Vedharaman Rajamani earned his BSc (1966) from Madras University and MSc (1969) in Applied Geology from IIT, Bombay. He then moved to the State University of New York at Stony Brook, where he earned his MS (1972) and PhD (1974) in Geochemistry. His PhD research, carried out under the guidance of Professor CT Prewitt, was on 'chemical bonding and crystal chemistry of transition metals bearing sulphide and silicate minerals'. Subsequently, he worked with Professor AJ Naldrett at the University of Toronto on 'experimentally modeling the geochemistry of magmatic sulphide deposits associated with ultramafic and mafic igneous rocks'. Rajamani joined Faculty of the School of Environmental Sciences, Jawaharlal Nehru University in 1977 and developed postgraduate teaching programs in environmental sciences for the School.
Academic and Research Achievements: Rajamani undertook an integrated geological research in the area around the Kolar Gold Fields (KGF), and showed that Plate Tectonic processes started operating on earth right from 2700 Ma as KGF represents a suture between discrete continental terrains. This finding, published in Science journal, caught the attention of international geological community for whom a field trip around KGF was organized in 1988. He also came up with the interesting suggestion through geochemical modeling that ultramafic melts could be generated by very low percentages of partial melting of a fertile mantle and that melt addition before melt extraction is a common mantle process. After 1998, he shifted his research to understand farmland forming denudational processes taking the Cauvery River basin as an example. His research showed that fertile sediments of floodplains and deltas are produced in river catchments by rapid erosion of physically disintegrated rocks and that the presence of mafic lithology in the catchment accelerates the denudational process. He also guided 20 students for their PhD.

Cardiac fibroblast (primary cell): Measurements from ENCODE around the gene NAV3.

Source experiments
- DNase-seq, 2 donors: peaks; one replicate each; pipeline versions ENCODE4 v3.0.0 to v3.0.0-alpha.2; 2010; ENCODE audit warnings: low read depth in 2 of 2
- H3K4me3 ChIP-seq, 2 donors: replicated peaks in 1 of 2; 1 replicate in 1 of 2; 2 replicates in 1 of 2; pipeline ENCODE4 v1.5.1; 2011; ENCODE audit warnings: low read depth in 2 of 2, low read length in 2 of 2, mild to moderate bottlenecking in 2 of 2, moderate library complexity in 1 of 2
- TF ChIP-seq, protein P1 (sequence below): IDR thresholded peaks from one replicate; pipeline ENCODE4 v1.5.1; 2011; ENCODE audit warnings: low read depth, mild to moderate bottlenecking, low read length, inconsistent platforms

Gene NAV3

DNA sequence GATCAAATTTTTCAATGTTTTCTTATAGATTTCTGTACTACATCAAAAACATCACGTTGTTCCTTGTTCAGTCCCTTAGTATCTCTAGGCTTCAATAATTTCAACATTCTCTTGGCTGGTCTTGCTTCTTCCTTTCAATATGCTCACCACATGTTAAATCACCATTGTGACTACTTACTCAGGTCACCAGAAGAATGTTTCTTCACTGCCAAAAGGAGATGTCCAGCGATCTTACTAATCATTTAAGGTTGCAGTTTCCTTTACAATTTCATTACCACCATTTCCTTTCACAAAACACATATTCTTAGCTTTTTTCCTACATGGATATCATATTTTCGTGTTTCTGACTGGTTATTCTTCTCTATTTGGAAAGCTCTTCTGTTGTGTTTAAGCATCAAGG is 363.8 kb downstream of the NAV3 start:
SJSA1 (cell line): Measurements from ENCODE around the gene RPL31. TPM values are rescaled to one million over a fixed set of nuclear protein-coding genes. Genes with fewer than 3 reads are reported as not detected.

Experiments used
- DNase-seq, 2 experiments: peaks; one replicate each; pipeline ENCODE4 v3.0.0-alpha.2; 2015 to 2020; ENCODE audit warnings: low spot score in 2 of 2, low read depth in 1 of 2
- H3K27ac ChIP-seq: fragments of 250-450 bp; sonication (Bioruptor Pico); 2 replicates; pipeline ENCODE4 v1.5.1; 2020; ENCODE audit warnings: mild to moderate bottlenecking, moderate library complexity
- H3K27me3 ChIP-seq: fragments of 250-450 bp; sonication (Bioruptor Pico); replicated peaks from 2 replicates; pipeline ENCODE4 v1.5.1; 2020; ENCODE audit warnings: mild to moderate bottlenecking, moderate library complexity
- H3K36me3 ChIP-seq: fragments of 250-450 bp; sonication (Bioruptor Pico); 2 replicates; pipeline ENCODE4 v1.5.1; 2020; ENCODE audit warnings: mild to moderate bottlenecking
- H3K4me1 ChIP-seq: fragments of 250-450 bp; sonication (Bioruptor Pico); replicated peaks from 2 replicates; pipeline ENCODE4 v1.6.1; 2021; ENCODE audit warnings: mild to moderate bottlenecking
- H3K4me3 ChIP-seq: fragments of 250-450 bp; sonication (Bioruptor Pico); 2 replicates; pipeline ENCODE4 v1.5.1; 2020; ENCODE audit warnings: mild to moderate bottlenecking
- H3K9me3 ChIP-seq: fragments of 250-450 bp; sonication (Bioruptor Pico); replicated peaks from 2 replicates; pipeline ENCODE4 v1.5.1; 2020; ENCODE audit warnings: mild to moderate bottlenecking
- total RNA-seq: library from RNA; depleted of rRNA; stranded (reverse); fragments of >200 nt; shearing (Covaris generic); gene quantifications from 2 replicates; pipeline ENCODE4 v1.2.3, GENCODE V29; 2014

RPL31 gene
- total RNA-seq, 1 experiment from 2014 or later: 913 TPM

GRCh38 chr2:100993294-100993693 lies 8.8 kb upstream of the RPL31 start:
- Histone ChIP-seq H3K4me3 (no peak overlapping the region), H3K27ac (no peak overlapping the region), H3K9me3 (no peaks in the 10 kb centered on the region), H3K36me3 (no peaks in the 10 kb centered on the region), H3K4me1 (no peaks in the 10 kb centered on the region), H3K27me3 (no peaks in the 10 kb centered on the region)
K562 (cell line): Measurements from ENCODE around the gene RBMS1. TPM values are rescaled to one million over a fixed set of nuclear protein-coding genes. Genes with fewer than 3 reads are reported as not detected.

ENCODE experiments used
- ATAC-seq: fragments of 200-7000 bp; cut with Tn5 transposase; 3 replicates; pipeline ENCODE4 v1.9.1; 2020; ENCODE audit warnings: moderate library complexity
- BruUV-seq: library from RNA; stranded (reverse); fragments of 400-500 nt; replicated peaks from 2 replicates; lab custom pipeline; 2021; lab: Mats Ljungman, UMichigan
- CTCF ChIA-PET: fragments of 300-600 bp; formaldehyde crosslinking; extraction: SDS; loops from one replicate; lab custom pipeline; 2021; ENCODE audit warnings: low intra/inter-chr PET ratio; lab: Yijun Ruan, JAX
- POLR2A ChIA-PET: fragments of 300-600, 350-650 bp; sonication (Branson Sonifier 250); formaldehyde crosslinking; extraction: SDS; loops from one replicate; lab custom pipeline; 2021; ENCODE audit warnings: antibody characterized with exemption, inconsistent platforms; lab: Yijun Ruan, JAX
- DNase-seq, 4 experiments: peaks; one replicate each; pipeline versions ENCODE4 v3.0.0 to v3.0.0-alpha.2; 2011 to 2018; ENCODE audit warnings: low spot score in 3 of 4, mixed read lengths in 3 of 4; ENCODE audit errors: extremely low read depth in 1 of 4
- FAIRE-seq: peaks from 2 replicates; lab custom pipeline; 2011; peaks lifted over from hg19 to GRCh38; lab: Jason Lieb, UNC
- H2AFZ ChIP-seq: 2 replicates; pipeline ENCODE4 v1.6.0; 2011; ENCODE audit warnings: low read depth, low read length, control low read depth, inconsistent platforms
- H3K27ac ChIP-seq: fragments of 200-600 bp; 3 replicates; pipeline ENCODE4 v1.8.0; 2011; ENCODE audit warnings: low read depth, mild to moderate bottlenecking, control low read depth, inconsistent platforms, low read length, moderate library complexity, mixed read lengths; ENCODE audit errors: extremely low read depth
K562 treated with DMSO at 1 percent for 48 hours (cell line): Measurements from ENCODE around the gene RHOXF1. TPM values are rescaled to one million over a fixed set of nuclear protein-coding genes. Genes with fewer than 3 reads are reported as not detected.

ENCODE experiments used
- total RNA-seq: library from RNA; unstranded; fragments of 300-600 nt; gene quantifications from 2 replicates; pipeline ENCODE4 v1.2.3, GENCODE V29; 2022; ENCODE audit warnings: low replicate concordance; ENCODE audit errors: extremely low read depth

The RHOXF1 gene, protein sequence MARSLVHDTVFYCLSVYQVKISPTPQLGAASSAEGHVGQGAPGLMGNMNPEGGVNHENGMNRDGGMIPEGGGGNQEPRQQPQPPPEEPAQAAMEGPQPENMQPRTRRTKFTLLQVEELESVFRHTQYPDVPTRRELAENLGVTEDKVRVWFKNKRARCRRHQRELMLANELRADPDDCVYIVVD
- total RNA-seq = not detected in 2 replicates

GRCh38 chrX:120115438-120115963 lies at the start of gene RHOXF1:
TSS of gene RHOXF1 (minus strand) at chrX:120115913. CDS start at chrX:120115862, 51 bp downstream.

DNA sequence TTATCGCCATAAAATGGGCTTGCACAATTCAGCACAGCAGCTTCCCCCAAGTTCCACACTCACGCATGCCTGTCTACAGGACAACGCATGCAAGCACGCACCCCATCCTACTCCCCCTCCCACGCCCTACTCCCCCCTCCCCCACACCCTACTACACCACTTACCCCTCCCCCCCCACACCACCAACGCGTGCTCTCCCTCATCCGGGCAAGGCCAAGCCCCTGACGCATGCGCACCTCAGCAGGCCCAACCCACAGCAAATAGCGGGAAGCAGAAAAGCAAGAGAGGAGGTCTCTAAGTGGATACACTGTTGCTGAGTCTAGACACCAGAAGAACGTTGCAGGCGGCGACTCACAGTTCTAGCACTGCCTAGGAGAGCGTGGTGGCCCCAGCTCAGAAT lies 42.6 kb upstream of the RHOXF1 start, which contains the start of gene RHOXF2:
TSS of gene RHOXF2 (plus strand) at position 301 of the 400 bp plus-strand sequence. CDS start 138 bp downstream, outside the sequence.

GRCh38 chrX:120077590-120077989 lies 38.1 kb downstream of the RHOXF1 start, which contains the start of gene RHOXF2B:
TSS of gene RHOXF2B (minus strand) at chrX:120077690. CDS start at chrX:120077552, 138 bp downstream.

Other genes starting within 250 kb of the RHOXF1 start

Other Contributions: To bring out the seminal importance of the shallow subsurface in development and in sustenance of life system on earth, Professor Rajamani initiated research activities involving multidisciplinary and multi-institutional groups to study alluvial plains and deltas in India (the DST's SSS program). Possible geological and ecological consequences of the proposed gigaproject of "interlinking of Indian Rivers" were brought to the knowledge of general public and scientists by his articles.
Awards and Honours: Professor Rajamani was awarded by Mineralogical Society of America (1974) and Geological Society of India (1990 and 1996). He was also elected Fellow of the Indian Academy of Sciences, Bangalore (1990).